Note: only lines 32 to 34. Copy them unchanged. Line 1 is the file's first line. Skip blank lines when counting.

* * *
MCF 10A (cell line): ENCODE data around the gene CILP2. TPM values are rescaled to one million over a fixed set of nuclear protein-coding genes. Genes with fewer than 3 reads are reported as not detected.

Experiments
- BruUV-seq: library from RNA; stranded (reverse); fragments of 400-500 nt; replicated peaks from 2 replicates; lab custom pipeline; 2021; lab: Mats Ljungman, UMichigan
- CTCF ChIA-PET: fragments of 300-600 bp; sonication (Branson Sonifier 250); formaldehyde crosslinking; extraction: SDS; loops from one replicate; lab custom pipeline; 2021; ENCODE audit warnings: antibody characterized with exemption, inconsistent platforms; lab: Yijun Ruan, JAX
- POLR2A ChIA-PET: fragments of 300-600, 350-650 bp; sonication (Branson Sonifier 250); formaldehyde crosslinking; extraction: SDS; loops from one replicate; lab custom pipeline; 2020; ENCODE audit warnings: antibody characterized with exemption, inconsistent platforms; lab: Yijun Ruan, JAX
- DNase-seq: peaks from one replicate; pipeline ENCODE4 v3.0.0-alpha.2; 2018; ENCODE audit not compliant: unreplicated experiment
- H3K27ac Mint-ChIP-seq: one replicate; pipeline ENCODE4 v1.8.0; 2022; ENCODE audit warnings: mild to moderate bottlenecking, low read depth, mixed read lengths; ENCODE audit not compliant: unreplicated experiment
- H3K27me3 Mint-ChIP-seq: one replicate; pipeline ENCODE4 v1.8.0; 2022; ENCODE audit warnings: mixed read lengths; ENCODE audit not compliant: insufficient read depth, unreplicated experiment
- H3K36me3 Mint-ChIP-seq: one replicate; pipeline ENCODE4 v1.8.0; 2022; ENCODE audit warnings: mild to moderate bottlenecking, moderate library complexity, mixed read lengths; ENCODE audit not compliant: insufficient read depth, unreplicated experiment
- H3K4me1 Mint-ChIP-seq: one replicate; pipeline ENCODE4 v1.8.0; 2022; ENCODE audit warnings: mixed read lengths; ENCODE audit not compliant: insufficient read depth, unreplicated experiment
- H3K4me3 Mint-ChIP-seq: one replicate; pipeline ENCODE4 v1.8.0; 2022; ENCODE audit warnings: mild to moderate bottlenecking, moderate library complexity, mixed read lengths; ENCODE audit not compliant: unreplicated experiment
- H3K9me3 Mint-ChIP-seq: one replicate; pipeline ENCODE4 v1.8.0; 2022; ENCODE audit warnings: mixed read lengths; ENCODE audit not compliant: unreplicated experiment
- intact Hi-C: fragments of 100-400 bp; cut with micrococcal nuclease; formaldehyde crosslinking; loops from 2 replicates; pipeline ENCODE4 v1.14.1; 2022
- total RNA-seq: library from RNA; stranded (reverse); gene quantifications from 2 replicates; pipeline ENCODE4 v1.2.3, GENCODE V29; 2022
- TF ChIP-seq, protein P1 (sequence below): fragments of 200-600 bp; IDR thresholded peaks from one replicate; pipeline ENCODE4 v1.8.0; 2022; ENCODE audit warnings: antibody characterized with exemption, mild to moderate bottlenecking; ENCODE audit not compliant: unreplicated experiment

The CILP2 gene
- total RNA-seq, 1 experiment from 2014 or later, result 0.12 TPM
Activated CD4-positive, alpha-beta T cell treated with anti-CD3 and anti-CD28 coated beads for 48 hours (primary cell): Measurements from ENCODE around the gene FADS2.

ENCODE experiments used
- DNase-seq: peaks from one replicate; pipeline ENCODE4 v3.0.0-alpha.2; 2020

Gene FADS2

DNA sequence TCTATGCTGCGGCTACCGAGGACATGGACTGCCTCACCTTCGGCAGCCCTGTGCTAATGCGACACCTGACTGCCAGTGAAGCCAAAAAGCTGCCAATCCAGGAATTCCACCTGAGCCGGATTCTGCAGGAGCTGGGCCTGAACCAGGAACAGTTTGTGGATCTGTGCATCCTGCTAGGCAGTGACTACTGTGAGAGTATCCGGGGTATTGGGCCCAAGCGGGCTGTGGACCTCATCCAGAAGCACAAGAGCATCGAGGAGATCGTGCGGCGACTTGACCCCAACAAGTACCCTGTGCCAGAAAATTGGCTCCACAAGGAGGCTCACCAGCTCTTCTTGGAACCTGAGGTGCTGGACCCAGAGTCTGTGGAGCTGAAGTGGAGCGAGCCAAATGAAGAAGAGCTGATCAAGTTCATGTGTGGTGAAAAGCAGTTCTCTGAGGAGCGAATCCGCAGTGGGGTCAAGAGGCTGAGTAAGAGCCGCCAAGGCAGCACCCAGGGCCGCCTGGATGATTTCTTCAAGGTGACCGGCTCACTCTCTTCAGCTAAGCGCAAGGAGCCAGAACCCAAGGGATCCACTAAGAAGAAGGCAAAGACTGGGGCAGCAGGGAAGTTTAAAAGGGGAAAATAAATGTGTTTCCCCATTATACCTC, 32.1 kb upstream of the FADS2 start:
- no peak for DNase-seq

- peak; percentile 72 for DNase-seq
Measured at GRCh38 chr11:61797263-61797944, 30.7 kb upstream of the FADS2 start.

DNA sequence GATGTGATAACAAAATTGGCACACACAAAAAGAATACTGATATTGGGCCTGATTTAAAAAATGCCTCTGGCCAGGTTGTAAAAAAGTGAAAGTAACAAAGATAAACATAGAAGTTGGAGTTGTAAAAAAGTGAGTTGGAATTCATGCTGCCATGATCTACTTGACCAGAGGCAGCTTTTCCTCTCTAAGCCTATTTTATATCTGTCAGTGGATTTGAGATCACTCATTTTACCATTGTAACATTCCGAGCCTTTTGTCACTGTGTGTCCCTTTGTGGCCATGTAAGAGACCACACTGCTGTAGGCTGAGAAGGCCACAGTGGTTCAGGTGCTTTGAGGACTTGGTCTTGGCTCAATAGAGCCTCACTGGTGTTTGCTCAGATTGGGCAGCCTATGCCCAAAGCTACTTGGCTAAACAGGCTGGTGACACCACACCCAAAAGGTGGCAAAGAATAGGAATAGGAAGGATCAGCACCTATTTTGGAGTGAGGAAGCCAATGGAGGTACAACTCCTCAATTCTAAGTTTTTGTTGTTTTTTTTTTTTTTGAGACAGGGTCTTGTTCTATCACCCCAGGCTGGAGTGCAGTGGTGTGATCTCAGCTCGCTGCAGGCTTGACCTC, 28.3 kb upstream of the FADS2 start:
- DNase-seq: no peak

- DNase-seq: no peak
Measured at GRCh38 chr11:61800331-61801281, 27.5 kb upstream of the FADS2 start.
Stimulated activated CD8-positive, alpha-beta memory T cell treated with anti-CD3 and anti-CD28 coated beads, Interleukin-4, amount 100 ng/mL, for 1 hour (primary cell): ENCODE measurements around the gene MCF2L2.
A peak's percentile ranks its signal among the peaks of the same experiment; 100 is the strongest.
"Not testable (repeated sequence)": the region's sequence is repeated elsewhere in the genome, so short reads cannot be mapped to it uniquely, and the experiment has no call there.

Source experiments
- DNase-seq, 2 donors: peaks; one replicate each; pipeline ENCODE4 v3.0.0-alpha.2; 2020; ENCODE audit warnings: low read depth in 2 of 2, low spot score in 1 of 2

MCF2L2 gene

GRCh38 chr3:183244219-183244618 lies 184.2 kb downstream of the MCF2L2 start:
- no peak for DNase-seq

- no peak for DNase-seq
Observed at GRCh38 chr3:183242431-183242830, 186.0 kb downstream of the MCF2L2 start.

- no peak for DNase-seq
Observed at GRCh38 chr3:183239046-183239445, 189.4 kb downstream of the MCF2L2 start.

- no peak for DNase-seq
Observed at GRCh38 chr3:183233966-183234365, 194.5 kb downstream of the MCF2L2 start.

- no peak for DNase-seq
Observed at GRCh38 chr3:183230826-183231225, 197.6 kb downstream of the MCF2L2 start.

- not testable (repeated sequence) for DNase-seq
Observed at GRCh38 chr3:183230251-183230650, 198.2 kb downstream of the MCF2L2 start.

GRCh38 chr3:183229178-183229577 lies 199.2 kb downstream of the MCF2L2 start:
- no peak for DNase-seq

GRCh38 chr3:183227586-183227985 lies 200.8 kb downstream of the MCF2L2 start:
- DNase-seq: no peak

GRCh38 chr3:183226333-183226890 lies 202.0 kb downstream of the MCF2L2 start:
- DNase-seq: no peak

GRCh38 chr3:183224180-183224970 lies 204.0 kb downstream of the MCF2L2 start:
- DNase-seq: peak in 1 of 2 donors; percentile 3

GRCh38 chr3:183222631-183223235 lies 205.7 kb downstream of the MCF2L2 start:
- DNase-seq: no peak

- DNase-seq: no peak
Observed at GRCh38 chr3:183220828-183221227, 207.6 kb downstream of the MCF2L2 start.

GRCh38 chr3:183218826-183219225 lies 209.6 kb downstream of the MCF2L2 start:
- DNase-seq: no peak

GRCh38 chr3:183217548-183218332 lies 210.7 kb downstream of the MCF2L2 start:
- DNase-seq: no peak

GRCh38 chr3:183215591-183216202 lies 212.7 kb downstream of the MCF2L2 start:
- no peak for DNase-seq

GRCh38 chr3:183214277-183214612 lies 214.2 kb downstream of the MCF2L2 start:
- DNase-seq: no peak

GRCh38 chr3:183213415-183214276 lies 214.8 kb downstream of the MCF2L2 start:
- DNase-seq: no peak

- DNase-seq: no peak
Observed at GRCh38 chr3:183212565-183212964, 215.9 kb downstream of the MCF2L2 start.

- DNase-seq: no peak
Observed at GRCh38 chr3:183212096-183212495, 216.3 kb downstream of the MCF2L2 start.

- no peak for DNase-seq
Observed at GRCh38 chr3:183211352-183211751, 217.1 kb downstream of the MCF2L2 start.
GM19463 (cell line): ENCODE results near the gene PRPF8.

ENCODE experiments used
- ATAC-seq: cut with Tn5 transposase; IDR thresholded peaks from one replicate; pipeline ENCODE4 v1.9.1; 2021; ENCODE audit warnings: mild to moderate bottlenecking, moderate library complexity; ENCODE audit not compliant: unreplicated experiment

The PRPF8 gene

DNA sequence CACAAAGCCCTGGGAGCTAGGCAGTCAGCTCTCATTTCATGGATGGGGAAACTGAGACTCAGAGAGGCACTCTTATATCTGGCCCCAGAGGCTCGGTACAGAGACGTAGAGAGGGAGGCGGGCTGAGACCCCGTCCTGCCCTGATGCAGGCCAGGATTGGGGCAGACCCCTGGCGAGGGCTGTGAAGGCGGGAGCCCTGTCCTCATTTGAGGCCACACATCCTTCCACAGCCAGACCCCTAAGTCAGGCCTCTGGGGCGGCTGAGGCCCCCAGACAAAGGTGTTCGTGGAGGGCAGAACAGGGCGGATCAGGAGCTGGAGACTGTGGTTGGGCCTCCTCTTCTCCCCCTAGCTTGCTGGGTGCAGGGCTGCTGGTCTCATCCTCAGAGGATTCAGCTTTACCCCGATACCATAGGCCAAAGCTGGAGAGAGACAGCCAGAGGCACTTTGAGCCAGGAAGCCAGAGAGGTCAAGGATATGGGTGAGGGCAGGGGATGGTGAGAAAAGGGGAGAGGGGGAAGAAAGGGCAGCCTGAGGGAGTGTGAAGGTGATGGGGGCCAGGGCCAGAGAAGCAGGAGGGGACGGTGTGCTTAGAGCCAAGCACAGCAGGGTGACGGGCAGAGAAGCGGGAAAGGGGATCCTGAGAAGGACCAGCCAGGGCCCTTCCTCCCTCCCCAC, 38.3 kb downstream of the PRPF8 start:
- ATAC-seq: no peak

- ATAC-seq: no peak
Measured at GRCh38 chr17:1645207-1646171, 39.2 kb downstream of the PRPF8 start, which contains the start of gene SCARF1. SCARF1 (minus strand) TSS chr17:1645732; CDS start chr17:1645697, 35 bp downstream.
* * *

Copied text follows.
"Not testable (repeated sequence)": the region's sequence is repeated elsewhere in the genome, so short reads cannot be mapped to it uniquely, and the experiment has no call there.

Source experiments
- DNase-seq, 2 donors: peaks; one replicate each; pipeline ENCODE4 v3.0.0-alpha.2; 2020; ENCODE audit warnings: low read depth in 2 of 2, low spot score in 1 of 2